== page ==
“I immediately knew that it appeared to be gerrymandering to me,” Reives told me. “When I finally looked at the numbers, I knew right away this would not provide any support or advantage for me in district 1.” Reives had always represented the center of Sanford, the county seat, but the new voters came from the deeply red countryside, which had little in common with his urban district. “When you have a couple of miles or more and all you see are Republican signs and Trump flags, I don’t get the feeling that my signs are going to matter in that area,” he said.

He offered to compromise and accept half of the voters Republicans wanted to move in, but was rebuffed by the 4-3 GOP majority. The plan passed two weeks later. “The end game is to try to put Mr. Reives out in the next election,” Democratic Commissioner Cameron Sharpe said at a county commission meeting on October 18. “It is glaringly evident. And I think it is a shame, it’s morally and ethically wrong.”

It took decades of organizing and litigation to elect Black officials in places like Lee County following the passage of the VRA in 1965, but without the law’s strong protections, people like Reives could find their districts wiped out in the next election.

Whereas before the Justice Department or a federal court would have had to approve new redistricting plans from the likes of Lee County and would have very likely rejected them if Black voting strength was diluted, under a weakened VRA voting rights organizations can only file litigation after the fact, in cases that take years to adjudicate while elections are held under discriminatory maps.

“There’s not enough resources to cover every district that used to be covered under Section 5 of the Voting Rights Act,” says Riggs. “ We’re going to see a huge loss of representation, particularly at the local level, in 2022 because there aren’t enough voting rights attorneys to litigate all these cases.”

North Carolina was the epicenter of the fight over gerrymandering over the last decade, with its congressional and state legislative maps drawn by GOP gerrymandering guru Tom Hofeller, who passed away in 2018. Hofeller said he was instructed by North Carolina Republicans “to minimize the number of districts in which Democrats would have an opportunity to elect a Democratic candidate.” Democrats held a 7-6 advantage in North Carolina’s congressional delegation even after the Tea Party wave of 2010, but the maps Hofeller drew in 2011 gave Republicans 10 of 13 districts after redistricting occurred.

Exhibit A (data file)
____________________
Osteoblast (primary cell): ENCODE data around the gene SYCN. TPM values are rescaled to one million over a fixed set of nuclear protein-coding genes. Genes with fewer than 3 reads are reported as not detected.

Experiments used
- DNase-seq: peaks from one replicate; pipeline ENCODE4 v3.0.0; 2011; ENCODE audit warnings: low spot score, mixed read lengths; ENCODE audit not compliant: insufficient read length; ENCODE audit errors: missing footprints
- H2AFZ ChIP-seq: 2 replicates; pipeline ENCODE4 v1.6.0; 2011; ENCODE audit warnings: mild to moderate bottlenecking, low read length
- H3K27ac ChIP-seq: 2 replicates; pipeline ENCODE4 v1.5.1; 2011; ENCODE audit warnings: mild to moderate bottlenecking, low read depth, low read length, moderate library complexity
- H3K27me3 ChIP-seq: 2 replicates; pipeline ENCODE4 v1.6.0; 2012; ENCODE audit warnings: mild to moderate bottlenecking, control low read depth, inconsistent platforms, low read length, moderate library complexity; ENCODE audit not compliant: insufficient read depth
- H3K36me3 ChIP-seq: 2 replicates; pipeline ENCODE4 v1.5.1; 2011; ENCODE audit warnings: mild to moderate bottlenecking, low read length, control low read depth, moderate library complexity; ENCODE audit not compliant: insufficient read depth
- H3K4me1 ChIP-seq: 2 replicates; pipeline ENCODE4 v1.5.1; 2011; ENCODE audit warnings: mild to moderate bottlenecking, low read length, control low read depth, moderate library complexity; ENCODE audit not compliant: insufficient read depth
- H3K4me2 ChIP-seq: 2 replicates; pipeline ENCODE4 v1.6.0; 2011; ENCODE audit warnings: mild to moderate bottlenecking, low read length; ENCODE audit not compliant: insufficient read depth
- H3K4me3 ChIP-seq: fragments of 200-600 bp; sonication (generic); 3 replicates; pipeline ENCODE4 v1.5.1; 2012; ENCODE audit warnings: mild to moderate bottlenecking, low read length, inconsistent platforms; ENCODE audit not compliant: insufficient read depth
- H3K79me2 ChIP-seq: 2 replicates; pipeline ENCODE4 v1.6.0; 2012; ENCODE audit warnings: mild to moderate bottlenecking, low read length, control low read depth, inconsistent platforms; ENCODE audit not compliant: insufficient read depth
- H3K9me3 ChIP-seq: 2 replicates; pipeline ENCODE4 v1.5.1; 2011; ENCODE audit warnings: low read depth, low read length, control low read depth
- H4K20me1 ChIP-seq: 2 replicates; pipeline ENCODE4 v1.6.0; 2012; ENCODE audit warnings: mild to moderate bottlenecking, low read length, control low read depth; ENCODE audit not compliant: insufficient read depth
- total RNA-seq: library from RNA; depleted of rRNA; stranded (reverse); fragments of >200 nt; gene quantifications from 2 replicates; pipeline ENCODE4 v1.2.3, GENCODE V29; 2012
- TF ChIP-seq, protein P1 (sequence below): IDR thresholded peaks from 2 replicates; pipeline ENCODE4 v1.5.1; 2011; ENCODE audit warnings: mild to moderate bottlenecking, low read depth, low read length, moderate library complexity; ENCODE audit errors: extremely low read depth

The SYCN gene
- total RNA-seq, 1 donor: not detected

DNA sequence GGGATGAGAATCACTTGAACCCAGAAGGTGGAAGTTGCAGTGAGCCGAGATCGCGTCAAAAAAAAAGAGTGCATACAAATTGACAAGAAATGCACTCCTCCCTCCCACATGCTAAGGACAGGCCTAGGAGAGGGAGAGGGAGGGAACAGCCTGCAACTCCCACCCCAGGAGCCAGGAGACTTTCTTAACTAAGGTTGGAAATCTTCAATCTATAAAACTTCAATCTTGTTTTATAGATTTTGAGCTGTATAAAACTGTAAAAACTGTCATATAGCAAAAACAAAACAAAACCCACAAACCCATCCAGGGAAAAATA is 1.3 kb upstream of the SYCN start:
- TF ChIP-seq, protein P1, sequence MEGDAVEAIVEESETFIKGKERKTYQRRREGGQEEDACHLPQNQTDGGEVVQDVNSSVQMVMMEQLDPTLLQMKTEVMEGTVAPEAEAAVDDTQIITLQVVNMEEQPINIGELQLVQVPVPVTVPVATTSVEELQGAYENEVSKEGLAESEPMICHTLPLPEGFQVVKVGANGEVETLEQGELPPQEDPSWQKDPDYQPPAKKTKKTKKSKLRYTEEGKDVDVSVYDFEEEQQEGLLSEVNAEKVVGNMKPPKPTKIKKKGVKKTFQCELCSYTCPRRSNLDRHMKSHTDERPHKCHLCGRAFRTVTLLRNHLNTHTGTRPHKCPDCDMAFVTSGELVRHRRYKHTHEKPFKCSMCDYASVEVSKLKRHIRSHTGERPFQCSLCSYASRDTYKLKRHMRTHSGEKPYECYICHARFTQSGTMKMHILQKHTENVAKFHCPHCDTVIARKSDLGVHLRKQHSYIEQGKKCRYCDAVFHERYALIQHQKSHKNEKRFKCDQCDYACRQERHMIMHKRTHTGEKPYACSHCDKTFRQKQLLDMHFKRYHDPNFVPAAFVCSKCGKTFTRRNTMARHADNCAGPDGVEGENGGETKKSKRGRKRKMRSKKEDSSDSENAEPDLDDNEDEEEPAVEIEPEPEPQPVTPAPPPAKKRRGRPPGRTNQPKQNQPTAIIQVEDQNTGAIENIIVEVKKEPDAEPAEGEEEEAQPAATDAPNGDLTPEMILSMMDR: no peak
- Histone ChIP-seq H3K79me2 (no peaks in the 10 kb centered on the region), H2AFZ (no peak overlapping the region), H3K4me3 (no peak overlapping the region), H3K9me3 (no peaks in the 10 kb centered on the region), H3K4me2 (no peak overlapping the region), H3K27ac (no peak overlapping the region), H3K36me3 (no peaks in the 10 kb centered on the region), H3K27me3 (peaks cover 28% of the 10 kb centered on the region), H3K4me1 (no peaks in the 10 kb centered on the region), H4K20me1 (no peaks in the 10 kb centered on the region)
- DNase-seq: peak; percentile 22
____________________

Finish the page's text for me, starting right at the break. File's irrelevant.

Districts drawn by Hofeller that segregated Black voters into just two seats to dilute their voting strength statewide were struck down by the Supreme Court in 2017 as illegal racial gerrymandering. Hofeller then drew another 10-3 Republican map using political data instead of racial data. “I propose that we draw the maps to give a partisan advantage to 10 Republicans and three Democrats, because I do not believe it’s possible to draw a map with 11 Republicans and two Democrats,” GOP state Rep. David Lewis, who oversaw the redistricting process, bluntly admitted. (Lewis pled guilty in 2020 to using donor funds for personal use.)

Hofeller’s new maps were struck down in state court in 2019 as an illegal partisan gerrymander, meaning that elections were held in North Carolina under unconstitutional maps for nearly the entire decade. Now Republicans are doing the very thing—creating 10 or 11 districts for Republicans by weakening the voting strength of communities of color—that the courts told them repeatedly not to do during the past decade. 

“They’ve made the determination that what worked for them in 2011 can work for them again in 2021, and without the constraints of the Voting Rights Act they feel essentially unbound,” says former Obama administration attorney general Eric Holder, who founded the National Democratic Redistricting Committee in 2017 to challenge Republican gerrymandering efforts.

Republicans are hoping to get away with it this time by claiming they drew the maps “race-blind” and never considered the voting numbers of communities of color. This argument was pioneered by Texas Republicans, who passed congressional and state legislative maps last month that increased the number of districts where white voters are a majority of eligible voters and decreased the number of districts where communities of color are in the majority, even though whites comprise only 40 percent of Texas’ population and 95 percent of population growth in the past decade came from communities of color.